I couldn't think of a more descriptive title for the almost-un-Googlable problem I faced this week, so it will be a miracle if this article finds itself in the hands of somebody who will actually be facing the same problem. Regardless, in my opinion it's worth a read for anyone using Caliburn.Micro in their XAML-based project. This article will give you an understanding of how virtualized ItemsControls work and why Caliburn.Micro might behave in unexpected ways when using these containers with Caliburn.Micro Actions.
First a very brief description of the issue I was facing. I had an application with a Caliburn.Micro-instantiated view with an items control (for this example I will use a ListBox). Here's an example view:
Backed by ViewModels:
What we have is a ListBox displaying a bunch of buttons, one each for the corresponding ItemsViewModel items in MainViewModel.Items. The expected behaviour here is that as we click each of the buttons displayed through their DataTemplates in the ListBox, the viewmodel should have its DoThings() method called and the debug output will show the value that corresponds to the display on the button (the helpfully-named property S).
As you may expect, this doesn't work as intended. Depending on the size of the ListBox, the first few items work correctly but as we scroll through them the later ones start calling seemingly random earlier viewmodels. On my machine clicking the button labeled "10" displays debug output "4".
So what's going on here? The problem is UI virtualization, combined with my use of a DataTemplate for the ListBox ItemsTemplate. Essentially the ItemsControl will instantiate only as many of these DataTemplates as it needs to fill up what's currently visible on screen (plus a couple more to make scrolling smooth). As you scroll through the list the control will grab views (DataTemplate instances) that are no longer displayed on screen and re-use them to display more data.
According to this MSDN article (emphasis mine):
When you add an item to an ItemsControl, the item is wrapped in an item container. For example, an item added to a ListView is wrapped in a ListViewItem. Without UI virtualization, the entire data set is kept in memory and an item container is also created for each item in the data set. A ListView that's bound to a collection of 1000 items will also create 1000 ListViewItem containers that are stored in memory.
With UI virtualization, the data set is still kept in memory, but an item container is created only when the item is nearly ready to be shown in the UI. A ListView using UI virtualization might keep only 20 ListViewItem objects in memory.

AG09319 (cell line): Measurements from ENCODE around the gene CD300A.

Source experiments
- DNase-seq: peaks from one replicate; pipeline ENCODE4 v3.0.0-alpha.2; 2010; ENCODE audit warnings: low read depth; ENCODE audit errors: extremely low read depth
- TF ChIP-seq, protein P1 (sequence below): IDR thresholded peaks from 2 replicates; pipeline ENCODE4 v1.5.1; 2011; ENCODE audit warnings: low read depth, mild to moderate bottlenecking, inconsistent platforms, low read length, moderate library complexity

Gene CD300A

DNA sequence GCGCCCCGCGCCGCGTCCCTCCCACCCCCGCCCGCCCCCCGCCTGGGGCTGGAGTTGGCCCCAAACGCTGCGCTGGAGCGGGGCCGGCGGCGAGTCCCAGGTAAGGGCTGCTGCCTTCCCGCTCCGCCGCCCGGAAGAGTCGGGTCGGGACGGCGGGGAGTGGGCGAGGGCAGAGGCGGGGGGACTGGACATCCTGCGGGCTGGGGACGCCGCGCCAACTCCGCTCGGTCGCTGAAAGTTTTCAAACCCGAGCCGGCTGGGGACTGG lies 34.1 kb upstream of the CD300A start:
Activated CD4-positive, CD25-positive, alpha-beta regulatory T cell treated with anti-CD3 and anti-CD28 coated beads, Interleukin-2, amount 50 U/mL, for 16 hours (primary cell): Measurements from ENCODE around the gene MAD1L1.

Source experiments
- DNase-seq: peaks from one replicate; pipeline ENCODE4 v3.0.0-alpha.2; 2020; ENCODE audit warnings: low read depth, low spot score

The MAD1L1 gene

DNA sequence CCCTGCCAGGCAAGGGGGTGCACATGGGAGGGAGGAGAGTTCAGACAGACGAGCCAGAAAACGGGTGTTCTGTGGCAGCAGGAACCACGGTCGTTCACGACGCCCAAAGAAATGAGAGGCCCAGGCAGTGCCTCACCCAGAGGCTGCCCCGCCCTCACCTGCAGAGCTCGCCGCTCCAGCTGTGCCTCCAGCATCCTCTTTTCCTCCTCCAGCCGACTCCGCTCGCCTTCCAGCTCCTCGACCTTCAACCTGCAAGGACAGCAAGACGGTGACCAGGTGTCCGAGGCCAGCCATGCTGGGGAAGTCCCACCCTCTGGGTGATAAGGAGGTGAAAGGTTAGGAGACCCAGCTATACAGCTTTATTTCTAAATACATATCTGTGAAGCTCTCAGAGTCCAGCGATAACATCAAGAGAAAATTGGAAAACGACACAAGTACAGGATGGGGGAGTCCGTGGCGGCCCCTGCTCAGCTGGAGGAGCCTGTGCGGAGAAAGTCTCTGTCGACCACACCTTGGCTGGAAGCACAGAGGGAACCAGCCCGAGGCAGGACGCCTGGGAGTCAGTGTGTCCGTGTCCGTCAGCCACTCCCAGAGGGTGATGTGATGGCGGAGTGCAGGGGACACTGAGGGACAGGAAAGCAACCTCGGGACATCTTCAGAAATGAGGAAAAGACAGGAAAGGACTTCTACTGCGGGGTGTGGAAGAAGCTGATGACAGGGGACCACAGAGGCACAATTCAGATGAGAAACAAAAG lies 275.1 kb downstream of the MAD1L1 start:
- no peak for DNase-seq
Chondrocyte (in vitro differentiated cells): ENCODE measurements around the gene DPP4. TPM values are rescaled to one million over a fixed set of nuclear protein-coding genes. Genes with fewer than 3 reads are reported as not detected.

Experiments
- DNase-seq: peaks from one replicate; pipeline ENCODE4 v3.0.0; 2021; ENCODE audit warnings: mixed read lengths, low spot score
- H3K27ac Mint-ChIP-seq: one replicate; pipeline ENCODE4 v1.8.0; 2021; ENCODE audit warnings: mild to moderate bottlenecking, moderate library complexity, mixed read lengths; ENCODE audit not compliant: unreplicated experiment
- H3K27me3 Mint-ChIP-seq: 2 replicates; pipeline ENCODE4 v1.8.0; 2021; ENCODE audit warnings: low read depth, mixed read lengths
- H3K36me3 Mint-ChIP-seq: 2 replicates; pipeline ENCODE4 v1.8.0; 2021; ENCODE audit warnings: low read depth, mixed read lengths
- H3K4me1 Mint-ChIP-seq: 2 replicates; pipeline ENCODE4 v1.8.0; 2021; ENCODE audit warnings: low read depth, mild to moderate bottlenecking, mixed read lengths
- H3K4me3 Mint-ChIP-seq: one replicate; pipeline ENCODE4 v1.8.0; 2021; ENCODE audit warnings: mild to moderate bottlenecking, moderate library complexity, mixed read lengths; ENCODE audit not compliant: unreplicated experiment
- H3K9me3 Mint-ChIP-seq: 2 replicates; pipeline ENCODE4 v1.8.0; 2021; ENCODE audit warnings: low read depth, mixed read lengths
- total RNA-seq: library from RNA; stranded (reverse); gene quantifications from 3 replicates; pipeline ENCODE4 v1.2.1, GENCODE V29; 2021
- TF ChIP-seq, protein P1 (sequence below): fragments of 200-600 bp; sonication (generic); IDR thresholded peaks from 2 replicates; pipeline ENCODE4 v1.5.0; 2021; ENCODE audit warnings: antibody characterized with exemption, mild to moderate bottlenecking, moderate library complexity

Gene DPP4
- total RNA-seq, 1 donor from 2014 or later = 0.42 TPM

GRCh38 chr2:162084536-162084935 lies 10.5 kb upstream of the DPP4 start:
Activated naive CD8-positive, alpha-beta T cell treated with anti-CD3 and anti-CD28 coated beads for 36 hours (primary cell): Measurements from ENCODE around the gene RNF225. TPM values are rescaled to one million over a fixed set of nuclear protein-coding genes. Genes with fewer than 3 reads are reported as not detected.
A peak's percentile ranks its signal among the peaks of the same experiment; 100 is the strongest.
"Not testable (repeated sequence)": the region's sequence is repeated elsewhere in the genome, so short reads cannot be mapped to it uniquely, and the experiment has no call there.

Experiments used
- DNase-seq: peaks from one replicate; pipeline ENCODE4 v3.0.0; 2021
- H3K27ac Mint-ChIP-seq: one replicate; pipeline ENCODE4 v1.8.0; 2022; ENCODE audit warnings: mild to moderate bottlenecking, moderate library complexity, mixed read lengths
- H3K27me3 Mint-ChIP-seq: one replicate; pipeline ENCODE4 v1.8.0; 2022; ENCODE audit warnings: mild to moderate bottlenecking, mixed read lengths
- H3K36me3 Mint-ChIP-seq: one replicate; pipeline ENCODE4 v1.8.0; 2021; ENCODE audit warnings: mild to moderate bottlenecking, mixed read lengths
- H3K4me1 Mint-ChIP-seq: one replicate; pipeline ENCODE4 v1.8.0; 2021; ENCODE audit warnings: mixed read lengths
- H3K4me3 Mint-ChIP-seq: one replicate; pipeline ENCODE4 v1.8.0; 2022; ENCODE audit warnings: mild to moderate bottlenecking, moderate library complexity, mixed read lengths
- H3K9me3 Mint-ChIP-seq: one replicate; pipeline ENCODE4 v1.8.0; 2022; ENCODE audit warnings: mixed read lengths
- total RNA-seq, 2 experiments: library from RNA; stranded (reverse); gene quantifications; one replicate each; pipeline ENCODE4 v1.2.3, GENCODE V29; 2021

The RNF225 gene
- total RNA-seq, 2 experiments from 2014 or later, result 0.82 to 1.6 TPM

The runtime will take the old views, strip out their DataContext property and replace it with the newly-required data from your ItemViewModel instances to be displayed next. The reason this is causing havoc with our method calls is this snippet of code:
Note that there is no binding happening on Message.Attach. All this does is set up an EventTrigger on the Tapped event with a TriggerAction of type Caliburn.Micro.ActionMessage. This happens only once for each view that is created! So when a DataTemplate instance is recycled by the ItemsControl, although the DataContext and all relevant bindings are updated (so the button displays the correct string S for example), the ActionMessage associated with this view is never set to target the new ItemViewModel.
I generally discourage the use of DataTemplates when using Caliburn.Micro. In the vast majority of cases you should do your templating inside new UserControls. Template your data for each individual ViewModel in a corresponding View and you'll find Caliburn.Micro much easier to use. In this case, create a new UserControl in your Views directory called ItemView and place everything inside your DataTemplate into this view. In our example case, ItemView looks something like:
When we don't specify a DataTemplate for an ItemsControl the following DataTemplate is added by Caliburn.Micro behind the scenes:
Because our data context is now databound to a DependencyProperty (Caliburn.Micro.View.Model), when the template's DataContext is changed this DependencyProperty is updated. This causes Caliburn.Micro to instantiate a new ItemView (the View.Model DepedencyProperty change handler calls the ViewLocator, which instantiates a new view if one doesn'r exist), where our ActionMessage is correctly bound.
A second possible solution is to use a non-virtualizing ItemsControl, such as StackPanel or VariableSizedWrapGrid. This will load all items in the ItemsControl with its own view eagerly. Here's an example with the ListBox control:
Note that if you are displaying large amounts of data then this is not ideal. You will increase both the load time and memory consumption of your view, and some ItemsPanels can take a long time to measure items. Some panels even need to re-measure when new items are added, so if your control is very dynamic then this solution can really suck with large data sets.
There is one more alleged workaround, but I couldn't get it to work. The Caliburn.Micro Action.TargetWithoutContext property is supposed to set the target for an action. I tried binding this property to the viewmodel from within the Button but I never did get it working as expected - everything behaved the same as before. If anyone knows why, I'd love to hear it.
Final note, I did all of my testing in a Windows 8 Store App (WinRT) with a brief look at WPF. As far as I can tell this affects all XAML-based development with Caliburn.Micro, although I haven't tested every possible scenario.